The author provides readers with an extremely detailed and exceptionally imaginative visual account of crossing the Atlantic, sailing the Madeira Islands, the Canary Islands, and the Caribbean before finally reaching the southeastern coast of North America (Florida).
Readers see everything through her viewpoint, and feel, smell, taste, and hear the details of the journey as though they are along for the ride.
“Madeira . . . Its coastline is striking as you approach because the island is a volcano. . . Fora, the large rock at its eastern corner, with St Laurence’s lighthouse perched on it, rises steeply to a point. This white lighthouse gives every appearance of having been iced onto the top, like a bride on a wedding cake, with the white icing running downhill to cover . . . the tiny summit.”
At times readers will imagine that they are reading straight from Clayton’s log book, and that they are on the journey with the Claytons, right there in the cockpit, onboard Voyager.
“. . . twenty days since leaving the Cape Verde Islands we have covered 2,255 nautical miles . . . saw only seven ships. . . one yacht . . . averaged 4.7 knots. Since leaving England seventeen months ago…we travelled 7,600 miles. We have a light meal and are asleep by 6pm.”
Weathering gale winds and planning around the Atlantic hurricane season is another concern for the Claytons and much planning is required. Sometimes, no matter how prepared they are, communication quandaries throw a monkey wrench into their plans to sightsee.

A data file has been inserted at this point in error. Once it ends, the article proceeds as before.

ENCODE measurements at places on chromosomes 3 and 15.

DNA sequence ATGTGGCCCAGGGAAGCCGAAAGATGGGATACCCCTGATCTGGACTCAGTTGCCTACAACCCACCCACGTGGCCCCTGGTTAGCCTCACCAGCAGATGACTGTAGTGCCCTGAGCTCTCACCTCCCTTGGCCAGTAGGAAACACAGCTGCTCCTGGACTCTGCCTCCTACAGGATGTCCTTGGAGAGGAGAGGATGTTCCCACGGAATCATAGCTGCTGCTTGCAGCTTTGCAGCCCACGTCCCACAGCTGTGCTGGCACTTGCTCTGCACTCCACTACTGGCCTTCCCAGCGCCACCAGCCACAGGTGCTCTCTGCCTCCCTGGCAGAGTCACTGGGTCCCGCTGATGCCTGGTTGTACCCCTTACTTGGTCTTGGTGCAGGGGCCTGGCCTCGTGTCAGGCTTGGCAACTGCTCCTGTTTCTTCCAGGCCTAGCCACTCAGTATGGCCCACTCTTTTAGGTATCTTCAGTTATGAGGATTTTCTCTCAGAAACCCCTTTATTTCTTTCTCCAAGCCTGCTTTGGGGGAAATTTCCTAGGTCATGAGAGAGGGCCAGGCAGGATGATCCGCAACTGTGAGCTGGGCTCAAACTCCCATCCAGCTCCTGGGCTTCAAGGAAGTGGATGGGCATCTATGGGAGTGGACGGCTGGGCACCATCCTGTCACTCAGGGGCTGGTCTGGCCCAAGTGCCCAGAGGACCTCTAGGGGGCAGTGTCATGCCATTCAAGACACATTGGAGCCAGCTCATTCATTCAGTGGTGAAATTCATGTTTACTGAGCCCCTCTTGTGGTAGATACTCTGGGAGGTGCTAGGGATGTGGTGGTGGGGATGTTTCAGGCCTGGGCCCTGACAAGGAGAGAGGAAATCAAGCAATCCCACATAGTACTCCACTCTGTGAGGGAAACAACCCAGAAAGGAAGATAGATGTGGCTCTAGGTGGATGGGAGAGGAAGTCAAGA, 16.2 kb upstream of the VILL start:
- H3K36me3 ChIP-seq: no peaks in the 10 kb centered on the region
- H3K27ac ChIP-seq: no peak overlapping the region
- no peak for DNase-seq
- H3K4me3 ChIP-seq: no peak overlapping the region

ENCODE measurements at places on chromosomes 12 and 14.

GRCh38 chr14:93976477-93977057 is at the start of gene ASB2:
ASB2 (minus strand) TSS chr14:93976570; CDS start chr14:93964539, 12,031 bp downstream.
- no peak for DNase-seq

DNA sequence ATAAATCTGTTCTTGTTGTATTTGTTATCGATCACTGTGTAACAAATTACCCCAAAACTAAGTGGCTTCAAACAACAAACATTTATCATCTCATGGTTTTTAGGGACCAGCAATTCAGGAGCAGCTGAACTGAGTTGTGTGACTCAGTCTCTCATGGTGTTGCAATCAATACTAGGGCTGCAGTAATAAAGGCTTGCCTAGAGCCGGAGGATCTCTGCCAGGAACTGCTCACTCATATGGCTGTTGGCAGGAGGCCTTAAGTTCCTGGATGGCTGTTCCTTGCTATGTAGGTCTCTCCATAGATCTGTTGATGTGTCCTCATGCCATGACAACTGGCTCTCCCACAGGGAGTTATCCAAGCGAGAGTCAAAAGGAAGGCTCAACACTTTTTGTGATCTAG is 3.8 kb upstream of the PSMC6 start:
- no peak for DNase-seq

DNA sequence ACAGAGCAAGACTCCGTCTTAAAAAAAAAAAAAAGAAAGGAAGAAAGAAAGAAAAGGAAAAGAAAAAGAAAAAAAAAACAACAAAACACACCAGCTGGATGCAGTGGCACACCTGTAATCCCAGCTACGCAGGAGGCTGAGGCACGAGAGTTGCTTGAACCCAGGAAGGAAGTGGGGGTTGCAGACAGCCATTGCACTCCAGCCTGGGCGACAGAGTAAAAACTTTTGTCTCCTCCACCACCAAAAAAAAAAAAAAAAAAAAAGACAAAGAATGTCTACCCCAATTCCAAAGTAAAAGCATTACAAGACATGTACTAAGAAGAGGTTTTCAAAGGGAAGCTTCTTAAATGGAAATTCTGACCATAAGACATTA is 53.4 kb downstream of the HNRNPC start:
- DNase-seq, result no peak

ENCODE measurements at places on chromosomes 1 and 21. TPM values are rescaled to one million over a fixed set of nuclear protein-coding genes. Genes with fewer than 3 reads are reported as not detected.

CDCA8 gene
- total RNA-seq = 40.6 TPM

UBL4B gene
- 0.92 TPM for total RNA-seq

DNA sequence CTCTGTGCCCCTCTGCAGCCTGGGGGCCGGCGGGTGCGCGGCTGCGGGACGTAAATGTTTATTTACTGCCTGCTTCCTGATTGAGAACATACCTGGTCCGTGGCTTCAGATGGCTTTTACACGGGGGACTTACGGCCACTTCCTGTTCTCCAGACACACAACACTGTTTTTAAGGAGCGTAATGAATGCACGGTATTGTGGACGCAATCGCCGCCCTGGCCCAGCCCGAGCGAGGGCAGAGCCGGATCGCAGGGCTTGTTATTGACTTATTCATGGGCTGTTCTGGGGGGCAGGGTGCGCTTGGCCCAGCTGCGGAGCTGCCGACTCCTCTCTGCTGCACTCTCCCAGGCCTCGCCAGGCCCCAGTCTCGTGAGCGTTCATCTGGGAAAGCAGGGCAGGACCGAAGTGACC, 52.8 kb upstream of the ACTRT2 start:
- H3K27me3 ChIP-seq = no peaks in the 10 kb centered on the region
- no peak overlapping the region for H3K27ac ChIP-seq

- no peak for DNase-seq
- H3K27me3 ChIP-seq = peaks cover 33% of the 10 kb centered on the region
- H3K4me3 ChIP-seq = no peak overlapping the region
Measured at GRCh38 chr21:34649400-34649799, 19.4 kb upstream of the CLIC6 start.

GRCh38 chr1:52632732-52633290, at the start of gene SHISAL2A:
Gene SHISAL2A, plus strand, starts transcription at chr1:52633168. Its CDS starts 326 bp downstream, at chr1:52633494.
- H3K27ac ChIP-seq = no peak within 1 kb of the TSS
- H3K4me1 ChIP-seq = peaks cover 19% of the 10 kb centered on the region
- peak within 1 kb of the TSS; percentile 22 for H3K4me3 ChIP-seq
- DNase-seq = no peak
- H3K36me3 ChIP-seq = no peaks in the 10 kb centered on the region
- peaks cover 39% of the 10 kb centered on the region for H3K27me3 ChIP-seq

The Claytons experience numerous encounters with creatures of the sea.
“When David wakes me . . . for my second watch of the night, he says that as he left the cockpit he could hear a whale breathing.”
Clayton explains to readers that this is very troubling because if you can hear a whale breathing, they are very close, on top of the water, and possibly asleep! What if the whale wakes up and rams the boat? She explains that this is just another one of many possibilities cruisers encounter while crossing the open ocean at night.
Later, as they cross the Atlantic, a dark gray 25-foot male Minke whale “visits” Voyager and her crew bodysurfing, rolling onto his back and then swimming under the catamaran. Again and again he repeats his “dance,” as Clayton writes, “having a whale of a time.”
Included in the book are charts of the journey, information on the Beaufort Wind Force Scale and a glossary of terms for non-sailors. These additions make A Thousand Miles From Anywhere an appealing read for sailors, armchair sailors, and novices.